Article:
Album Review: Glasser’s “Ring”

Glasser's chiastic "Ring"Glasser’s debut Ring pulled me in immediately with its unearthly quality.  The album resides in its own little world of lush synthesizers, tribal drums, twitchy programming and ethereal vocals.  Released in September by True Panther Records, Ring was born of vocalist Cameron Mesirow’s minimalist, self-made EP and fleshed out with producer Ariel Rechtshaid.  The album title refers to “chiasmus”, which, according to Wikipedia, means a phrase with two clauses that have the opposite structure from each other, such as “you haven’t, haven’t you?” (pronoun, contracted verb, contracted verb, pronoun).  The lyrics are mostly very abstract so it’s hard to get a sense of that reflective quality from the words, but musically, there are definitely recurring themes.  I would argue that one minor downside of the album is that if I listen to the songs out of order, (as I am forced to do in the car, due to my broken iPod), I find myself questioning whether I’ve heard certain songs already.

The opening track “Apply” offers incantatory, echoing vocals on top of tribal drumming and plodding synthesized chords. It builds in moody emphasis with hiccuping, knocking sounds, and background voices chattering, and stands out on the album for its mesmerizing melody. Against the stark background, it’s simple and affecting much like a Bat For Lashes song.

“T” creates a very dreamy, soothing space with its repeated ascending and descending notes on the keyboard, and light tambourine. Behind the lush vocal is a consistent rocking sound that adds to the mellowing, pleasing feel of the song, as does the cooing lyric, “I will cut all the blooooms…To decorate your rooooom”.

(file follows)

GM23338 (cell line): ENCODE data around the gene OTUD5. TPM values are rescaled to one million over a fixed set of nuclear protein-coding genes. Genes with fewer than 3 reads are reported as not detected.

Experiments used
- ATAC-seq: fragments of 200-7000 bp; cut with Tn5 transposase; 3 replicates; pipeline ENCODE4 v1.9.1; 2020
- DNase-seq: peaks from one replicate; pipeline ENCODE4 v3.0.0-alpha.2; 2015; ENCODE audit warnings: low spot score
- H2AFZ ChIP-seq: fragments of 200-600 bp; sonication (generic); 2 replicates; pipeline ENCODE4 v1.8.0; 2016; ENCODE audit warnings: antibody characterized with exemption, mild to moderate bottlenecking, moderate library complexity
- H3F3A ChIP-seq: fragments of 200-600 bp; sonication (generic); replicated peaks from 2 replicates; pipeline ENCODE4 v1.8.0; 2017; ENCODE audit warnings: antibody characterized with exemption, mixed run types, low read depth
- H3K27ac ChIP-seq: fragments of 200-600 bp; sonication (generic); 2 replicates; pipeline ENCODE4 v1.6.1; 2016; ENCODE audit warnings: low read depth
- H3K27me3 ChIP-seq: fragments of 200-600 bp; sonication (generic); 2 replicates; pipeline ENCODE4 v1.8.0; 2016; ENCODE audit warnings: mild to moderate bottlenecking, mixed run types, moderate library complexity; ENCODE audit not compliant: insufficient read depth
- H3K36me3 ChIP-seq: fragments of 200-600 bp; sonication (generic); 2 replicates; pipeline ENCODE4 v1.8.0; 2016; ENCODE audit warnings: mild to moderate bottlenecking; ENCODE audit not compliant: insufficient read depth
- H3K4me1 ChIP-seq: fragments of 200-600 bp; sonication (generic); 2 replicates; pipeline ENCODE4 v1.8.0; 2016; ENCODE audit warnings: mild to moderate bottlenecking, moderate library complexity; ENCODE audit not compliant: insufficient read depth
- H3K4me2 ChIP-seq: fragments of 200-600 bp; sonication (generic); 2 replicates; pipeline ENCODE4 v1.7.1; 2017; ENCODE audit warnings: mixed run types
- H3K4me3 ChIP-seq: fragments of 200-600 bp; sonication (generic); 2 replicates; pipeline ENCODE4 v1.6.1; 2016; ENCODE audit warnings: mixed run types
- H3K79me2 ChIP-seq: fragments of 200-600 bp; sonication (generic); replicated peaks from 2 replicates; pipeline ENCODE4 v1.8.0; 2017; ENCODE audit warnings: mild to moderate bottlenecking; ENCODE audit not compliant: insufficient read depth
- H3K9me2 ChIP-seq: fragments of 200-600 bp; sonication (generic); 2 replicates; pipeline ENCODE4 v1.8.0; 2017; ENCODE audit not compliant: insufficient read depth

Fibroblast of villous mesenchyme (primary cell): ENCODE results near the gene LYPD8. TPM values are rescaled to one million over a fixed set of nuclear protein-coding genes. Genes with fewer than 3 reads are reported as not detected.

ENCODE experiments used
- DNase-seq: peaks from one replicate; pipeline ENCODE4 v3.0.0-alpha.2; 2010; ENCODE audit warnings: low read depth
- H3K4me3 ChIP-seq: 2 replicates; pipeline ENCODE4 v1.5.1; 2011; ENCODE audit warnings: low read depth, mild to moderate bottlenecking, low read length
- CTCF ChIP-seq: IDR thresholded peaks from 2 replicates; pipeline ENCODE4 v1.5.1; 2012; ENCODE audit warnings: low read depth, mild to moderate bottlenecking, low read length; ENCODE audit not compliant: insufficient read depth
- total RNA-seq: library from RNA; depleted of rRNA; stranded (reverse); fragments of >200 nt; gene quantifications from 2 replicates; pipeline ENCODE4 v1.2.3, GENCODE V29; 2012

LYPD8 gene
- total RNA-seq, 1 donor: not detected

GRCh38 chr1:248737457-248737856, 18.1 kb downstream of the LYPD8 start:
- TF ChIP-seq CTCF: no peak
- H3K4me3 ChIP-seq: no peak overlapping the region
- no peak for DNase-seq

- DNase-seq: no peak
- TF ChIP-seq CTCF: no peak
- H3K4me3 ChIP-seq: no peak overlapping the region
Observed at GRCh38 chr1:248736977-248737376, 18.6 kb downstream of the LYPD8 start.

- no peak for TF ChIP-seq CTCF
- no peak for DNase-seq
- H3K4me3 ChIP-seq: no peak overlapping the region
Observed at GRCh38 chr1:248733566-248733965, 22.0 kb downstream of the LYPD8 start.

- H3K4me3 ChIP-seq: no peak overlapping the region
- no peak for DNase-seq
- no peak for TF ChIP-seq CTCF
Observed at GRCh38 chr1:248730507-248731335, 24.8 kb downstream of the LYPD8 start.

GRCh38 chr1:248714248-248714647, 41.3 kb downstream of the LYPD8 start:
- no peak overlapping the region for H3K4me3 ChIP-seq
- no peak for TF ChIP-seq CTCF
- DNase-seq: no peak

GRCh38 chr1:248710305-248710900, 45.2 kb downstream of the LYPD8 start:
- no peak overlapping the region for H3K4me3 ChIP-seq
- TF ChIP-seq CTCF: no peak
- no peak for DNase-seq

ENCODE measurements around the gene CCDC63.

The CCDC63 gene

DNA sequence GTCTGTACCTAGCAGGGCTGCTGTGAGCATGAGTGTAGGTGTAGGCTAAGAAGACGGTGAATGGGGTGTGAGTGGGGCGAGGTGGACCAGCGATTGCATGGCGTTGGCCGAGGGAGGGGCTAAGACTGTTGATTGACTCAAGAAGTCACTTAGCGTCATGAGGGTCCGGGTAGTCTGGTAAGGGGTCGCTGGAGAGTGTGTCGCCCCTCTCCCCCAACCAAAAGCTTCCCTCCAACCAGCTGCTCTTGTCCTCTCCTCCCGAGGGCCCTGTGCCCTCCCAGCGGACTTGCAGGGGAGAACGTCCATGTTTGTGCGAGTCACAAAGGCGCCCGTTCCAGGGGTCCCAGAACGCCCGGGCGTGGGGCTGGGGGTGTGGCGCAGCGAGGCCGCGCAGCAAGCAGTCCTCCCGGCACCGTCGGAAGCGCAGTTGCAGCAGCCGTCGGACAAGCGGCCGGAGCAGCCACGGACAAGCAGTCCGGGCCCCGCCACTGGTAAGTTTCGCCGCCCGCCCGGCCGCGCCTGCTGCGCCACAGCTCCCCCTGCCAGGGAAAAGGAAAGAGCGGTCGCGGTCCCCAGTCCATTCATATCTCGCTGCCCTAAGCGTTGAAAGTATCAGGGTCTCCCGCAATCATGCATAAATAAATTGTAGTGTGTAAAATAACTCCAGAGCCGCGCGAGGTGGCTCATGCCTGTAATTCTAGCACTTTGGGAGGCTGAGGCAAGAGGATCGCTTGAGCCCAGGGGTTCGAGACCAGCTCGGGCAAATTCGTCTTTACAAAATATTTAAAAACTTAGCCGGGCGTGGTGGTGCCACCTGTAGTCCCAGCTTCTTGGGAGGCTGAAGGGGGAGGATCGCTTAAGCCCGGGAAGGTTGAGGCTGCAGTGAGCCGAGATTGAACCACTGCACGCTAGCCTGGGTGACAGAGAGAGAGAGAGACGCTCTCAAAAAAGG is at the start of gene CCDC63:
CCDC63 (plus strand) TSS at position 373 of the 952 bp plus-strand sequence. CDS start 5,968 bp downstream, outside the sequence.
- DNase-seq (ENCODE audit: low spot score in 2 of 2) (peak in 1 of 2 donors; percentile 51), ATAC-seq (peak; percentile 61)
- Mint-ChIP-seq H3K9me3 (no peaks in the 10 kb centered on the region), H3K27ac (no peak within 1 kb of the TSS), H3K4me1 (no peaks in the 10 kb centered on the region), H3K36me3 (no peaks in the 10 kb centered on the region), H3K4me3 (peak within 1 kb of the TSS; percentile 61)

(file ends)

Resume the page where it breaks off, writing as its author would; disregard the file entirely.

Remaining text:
Another key track is “Plane Temp” which has an uplifting, peaceful chorus of Enya-like vocal layers. There is a tapping percussion sound throughout the song that creates an energetic scurrying feel, and this is a nice contrast to the peaceful vocals.  In a good example of the unexpected little twists throughout the album, “Plane Temp” winds down into a mysterious, creaky ending that leaves the listener a little uneasy. I do like a little disquietude in my pretty music. Hopefully, Glasser will perform in our neighborhood soon.

Album image via Amazon

Simone Snaith

About Simone Snaith

Simone Snaith writes young adult and fantasy novels, and sings in the band Turning Violet. A fan of scifi, fantasy, the supernatural and most things from the '80s, she enjoys reviewing music, books and movies. You can read about her own books at
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